Canadian crash train engineer is witness, not suspect: lawyer
By Peter N Henderson
(Reuters) - The engineer of the runaway train that exploded in a small Quebec town, killing 50 people, is a witness rather than a suspect in the investigation of the disaster, and is devastated by what happened, his lawyer told Reuters on Tuesday.
Lawyer Thomas Walsh said the engineer, Tom Harding, has spent 10 hours talking to police, and three or four talking to investigators at the Transportation Safety Board of Canada, who are probing the causes of the July 6 calamity in the town of Lac-Megantic, North America's deadliest rail accident in more than 20 years.
"When he was interviewed by the police my understanding is that he was interviewed as a witness," Walsh said in a telephone interview from Quebec. The procedure for interviewing someone as a witness differs from those considered suspects, he added.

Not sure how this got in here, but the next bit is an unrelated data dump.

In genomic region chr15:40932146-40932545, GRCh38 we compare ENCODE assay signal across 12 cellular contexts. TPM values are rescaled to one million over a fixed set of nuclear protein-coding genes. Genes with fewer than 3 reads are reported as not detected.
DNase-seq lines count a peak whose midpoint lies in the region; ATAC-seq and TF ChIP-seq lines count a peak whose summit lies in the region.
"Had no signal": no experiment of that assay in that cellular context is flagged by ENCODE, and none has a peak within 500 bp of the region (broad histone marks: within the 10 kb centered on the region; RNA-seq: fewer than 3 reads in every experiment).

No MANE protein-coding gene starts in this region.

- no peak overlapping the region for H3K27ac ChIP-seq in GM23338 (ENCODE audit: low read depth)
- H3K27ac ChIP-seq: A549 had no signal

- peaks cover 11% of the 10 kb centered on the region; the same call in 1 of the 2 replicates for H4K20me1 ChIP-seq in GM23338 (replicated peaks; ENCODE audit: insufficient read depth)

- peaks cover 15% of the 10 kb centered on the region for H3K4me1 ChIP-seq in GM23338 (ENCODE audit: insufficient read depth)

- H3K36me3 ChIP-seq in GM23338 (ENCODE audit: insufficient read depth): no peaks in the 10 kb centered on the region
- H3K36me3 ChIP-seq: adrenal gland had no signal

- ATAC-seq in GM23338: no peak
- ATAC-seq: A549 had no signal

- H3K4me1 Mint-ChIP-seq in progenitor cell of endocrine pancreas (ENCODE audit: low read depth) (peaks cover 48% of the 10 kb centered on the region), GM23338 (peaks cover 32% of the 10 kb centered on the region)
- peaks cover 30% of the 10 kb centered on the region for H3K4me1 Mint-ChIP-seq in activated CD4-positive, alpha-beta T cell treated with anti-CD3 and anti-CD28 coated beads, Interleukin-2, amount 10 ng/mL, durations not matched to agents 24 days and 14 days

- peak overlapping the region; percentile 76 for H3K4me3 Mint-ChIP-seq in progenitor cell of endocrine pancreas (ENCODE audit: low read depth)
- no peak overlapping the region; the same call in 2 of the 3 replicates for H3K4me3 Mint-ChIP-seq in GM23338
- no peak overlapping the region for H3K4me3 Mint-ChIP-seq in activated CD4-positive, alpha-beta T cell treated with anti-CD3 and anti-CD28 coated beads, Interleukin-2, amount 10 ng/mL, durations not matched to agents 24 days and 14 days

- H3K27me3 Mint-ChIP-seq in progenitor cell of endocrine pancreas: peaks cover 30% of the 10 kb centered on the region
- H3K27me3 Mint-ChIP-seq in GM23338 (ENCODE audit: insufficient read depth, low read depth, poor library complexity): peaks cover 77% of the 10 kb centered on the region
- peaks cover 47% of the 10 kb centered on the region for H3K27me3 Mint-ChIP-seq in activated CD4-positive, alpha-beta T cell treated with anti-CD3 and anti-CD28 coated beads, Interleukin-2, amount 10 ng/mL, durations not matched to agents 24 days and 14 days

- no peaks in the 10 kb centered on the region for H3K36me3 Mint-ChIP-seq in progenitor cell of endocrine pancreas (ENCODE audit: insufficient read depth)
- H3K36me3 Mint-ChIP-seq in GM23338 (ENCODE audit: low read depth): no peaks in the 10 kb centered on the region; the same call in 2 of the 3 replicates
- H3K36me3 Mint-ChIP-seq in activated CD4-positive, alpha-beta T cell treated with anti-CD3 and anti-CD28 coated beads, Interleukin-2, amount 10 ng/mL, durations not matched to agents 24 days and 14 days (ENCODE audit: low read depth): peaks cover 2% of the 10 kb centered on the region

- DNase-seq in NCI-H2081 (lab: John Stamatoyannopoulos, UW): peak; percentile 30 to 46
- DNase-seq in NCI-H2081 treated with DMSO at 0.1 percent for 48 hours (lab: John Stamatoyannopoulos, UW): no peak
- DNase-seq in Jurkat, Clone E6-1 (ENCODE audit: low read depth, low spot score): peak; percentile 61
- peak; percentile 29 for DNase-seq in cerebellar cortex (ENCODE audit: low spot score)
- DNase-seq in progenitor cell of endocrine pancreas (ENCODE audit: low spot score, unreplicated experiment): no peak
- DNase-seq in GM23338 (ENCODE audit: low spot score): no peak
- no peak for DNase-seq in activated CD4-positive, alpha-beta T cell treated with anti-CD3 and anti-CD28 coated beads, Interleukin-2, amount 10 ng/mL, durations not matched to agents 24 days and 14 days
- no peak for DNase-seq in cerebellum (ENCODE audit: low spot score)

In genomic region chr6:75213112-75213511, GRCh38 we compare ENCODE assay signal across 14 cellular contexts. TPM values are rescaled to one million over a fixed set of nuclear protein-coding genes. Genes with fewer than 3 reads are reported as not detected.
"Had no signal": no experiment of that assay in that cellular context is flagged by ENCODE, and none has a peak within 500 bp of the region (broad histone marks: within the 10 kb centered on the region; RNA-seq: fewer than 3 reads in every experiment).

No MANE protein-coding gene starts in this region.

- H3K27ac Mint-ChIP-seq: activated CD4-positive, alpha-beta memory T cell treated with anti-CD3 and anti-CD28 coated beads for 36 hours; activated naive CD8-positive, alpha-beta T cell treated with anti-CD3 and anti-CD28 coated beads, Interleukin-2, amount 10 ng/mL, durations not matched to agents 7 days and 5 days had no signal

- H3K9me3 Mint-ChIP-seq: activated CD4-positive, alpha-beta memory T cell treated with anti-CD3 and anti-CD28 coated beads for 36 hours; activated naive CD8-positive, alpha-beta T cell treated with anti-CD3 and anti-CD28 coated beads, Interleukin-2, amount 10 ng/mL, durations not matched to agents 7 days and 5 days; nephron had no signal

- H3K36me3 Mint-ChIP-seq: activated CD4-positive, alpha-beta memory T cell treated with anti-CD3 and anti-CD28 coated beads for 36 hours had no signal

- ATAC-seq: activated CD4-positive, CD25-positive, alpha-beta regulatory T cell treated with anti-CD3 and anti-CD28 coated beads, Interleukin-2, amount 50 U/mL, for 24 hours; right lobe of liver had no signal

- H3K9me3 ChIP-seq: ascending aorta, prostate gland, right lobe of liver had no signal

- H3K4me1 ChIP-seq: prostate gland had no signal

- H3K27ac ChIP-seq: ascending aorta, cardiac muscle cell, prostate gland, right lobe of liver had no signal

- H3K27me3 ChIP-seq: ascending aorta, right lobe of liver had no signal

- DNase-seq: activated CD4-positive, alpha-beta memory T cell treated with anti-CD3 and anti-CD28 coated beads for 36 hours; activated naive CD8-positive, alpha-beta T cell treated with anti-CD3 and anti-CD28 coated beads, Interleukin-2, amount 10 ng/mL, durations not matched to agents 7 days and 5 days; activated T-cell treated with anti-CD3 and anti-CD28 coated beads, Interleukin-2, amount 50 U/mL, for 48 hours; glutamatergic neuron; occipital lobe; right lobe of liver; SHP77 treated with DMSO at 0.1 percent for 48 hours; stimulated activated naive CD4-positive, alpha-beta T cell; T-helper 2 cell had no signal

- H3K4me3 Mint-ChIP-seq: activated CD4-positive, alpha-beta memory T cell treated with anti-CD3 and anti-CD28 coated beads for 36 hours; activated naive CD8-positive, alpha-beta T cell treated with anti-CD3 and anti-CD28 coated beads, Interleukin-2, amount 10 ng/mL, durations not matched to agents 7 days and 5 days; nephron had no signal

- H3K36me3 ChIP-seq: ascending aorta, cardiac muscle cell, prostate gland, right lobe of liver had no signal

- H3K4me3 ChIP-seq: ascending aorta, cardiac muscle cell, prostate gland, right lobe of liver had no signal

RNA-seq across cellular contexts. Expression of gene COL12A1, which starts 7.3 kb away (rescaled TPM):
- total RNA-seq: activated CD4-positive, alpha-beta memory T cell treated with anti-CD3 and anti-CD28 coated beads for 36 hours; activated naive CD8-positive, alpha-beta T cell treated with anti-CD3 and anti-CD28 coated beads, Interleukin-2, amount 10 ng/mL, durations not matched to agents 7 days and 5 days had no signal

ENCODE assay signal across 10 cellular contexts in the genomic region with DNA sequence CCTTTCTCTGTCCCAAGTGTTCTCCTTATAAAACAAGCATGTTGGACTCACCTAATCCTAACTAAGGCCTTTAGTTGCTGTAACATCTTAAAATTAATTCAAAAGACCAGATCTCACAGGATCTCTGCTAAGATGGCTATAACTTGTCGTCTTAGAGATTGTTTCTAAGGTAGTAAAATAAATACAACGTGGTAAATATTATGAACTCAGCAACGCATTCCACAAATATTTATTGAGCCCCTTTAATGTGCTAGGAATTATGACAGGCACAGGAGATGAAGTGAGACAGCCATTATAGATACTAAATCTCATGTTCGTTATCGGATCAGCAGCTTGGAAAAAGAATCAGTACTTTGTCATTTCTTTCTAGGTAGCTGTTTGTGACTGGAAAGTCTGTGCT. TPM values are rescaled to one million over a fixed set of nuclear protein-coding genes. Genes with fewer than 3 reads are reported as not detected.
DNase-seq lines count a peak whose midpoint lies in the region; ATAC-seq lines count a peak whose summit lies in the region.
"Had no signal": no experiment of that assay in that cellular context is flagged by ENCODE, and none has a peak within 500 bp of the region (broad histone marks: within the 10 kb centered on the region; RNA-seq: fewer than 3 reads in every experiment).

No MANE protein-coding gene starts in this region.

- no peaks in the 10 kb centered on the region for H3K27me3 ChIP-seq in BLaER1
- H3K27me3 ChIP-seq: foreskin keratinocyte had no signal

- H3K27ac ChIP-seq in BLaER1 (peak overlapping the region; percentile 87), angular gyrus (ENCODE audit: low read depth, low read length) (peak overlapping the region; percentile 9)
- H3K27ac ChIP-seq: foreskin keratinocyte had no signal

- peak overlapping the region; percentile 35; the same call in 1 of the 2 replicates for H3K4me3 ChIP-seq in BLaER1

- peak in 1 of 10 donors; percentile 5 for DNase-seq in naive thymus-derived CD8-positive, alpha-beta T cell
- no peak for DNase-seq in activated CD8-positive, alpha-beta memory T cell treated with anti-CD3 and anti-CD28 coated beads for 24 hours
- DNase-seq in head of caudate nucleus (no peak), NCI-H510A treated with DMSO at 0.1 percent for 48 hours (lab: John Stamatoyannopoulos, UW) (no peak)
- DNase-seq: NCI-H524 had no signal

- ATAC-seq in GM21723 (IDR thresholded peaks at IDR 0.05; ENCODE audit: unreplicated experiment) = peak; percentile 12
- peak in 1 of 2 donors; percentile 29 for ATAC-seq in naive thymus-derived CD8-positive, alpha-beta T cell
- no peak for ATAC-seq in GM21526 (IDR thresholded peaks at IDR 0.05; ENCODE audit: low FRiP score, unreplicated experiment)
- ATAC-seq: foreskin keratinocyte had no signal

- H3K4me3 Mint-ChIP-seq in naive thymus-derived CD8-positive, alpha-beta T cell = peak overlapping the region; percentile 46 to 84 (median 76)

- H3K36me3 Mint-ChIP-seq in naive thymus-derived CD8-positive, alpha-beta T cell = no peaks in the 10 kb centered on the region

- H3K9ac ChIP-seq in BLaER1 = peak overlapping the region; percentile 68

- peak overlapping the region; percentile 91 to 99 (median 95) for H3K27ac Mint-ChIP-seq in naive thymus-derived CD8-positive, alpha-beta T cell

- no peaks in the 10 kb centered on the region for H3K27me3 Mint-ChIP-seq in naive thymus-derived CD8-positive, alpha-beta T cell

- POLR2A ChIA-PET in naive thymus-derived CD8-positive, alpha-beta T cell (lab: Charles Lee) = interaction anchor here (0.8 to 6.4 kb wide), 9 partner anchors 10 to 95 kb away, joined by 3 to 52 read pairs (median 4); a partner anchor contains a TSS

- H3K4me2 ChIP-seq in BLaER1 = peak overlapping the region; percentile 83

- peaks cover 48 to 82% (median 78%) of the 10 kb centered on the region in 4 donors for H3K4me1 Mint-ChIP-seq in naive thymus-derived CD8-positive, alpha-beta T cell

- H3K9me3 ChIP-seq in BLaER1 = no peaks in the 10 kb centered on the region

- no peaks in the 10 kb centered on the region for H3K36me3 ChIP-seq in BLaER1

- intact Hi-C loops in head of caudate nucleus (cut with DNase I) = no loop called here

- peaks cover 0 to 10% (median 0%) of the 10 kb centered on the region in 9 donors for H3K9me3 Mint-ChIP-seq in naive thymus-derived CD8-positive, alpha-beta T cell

"If they are seen as a suspect then they have to be advised of that, and they have to be given certain constitutional warnings," he said.
Harding, the sole operator of the crude oil-laden train, was supposed to have set enough hand brakes to prevent its five locomotives and 72 tanker cars from moving when he parked them some 8 miles uphill from the tiny lakeside town of Lac-Megantic at the end of his shift late on July 5.
But in the early hours of the next day, the train started rolling downhill, and derailed and exploded in the middle of Lac-Megantic, flattening dozens of buildings in the little lakeside town near the Maine border.
"Since he (Harding) was more closely involved as the conductor, the person who's responsible for the train, obviously he's very very affected ... He's devastated by it," Walsh said.
The head of Montreal Maine & Atlantic Railway, which operated the train, said last week he believed the train's hand brakes had not been set properly. Walsh described the comments as "very premature" and said the various investigations into the disaster should be allowed to do their work. Continued...